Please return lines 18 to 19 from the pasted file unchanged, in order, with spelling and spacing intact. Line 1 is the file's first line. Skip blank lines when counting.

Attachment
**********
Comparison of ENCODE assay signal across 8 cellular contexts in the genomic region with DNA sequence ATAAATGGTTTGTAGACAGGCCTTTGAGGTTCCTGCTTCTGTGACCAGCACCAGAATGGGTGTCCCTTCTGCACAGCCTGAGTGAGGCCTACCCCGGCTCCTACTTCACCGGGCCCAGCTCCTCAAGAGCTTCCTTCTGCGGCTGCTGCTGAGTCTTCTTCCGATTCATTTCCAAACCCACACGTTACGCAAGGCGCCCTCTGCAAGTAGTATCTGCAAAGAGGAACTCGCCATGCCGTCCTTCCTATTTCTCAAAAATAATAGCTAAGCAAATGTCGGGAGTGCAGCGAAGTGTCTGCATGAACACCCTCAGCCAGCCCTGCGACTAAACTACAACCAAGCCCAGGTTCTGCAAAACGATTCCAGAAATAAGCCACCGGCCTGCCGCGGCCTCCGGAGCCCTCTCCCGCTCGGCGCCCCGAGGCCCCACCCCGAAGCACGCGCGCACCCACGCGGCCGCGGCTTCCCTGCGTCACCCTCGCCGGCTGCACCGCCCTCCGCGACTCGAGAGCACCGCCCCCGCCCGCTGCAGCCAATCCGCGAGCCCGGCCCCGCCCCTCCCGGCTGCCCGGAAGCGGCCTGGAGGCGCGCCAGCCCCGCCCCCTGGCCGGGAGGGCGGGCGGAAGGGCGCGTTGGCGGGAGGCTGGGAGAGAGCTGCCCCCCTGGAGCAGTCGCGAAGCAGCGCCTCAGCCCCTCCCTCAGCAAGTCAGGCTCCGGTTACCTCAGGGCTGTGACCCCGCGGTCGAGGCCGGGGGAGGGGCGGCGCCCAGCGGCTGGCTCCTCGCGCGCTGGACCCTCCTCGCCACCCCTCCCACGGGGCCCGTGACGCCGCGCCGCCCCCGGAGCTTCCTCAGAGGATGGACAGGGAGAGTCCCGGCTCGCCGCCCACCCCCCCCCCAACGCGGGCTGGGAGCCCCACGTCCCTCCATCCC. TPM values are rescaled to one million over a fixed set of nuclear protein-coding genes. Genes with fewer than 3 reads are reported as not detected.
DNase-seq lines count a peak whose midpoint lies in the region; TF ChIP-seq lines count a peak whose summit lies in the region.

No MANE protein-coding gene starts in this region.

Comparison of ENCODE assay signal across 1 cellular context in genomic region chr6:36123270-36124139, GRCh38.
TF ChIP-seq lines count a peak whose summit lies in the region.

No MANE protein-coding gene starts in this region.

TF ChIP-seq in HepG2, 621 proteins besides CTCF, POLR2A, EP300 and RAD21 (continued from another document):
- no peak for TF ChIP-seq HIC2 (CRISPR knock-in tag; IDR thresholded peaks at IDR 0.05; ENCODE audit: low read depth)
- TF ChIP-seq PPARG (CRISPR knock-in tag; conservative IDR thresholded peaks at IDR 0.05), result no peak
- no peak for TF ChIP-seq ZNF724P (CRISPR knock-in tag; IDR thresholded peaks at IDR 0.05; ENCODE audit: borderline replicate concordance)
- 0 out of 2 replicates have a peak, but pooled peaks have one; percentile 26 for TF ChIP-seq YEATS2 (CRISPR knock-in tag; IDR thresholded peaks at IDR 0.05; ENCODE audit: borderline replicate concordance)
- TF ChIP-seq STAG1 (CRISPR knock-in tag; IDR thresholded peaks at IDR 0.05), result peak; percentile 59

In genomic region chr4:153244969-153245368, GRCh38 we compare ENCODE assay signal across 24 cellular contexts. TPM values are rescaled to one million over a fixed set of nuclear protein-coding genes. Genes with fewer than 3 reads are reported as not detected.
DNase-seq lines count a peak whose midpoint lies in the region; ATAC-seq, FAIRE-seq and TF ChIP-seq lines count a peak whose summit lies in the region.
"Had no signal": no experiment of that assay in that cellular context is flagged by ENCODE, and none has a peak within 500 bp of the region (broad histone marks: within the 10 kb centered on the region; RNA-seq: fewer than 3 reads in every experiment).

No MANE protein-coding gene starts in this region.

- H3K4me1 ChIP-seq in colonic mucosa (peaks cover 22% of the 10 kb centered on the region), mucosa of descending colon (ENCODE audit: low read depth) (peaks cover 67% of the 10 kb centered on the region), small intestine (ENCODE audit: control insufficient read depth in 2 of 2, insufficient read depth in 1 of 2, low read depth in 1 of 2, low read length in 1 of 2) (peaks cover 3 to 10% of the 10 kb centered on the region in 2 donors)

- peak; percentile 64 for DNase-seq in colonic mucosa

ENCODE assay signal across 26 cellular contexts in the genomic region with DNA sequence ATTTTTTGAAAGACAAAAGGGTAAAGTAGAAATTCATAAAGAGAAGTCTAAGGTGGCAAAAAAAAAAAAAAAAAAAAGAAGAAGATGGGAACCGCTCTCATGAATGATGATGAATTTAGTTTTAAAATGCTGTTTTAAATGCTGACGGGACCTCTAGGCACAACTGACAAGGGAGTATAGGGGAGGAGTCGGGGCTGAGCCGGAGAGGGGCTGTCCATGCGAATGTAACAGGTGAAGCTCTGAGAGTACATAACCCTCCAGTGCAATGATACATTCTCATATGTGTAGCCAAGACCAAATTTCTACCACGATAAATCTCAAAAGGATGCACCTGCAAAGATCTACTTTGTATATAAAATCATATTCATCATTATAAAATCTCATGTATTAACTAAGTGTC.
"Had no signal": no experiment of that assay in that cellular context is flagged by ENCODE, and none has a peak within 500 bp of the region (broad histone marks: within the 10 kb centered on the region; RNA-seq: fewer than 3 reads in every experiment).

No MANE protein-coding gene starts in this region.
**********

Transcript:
- peak; percentile 64 for DNase-seq in colonic mucosa

ENCODE assay signal across 26 cellular contexts in the genomic region with DNA sequence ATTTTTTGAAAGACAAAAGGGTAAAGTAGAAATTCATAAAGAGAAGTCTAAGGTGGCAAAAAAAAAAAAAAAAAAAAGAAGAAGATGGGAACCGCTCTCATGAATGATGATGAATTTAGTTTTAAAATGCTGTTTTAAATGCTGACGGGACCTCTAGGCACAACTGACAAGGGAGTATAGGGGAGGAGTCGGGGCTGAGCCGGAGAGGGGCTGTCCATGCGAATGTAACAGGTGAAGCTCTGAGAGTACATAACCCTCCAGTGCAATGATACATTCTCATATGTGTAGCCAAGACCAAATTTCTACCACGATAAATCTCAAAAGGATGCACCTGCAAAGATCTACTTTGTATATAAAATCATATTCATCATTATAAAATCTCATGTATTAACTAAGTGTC.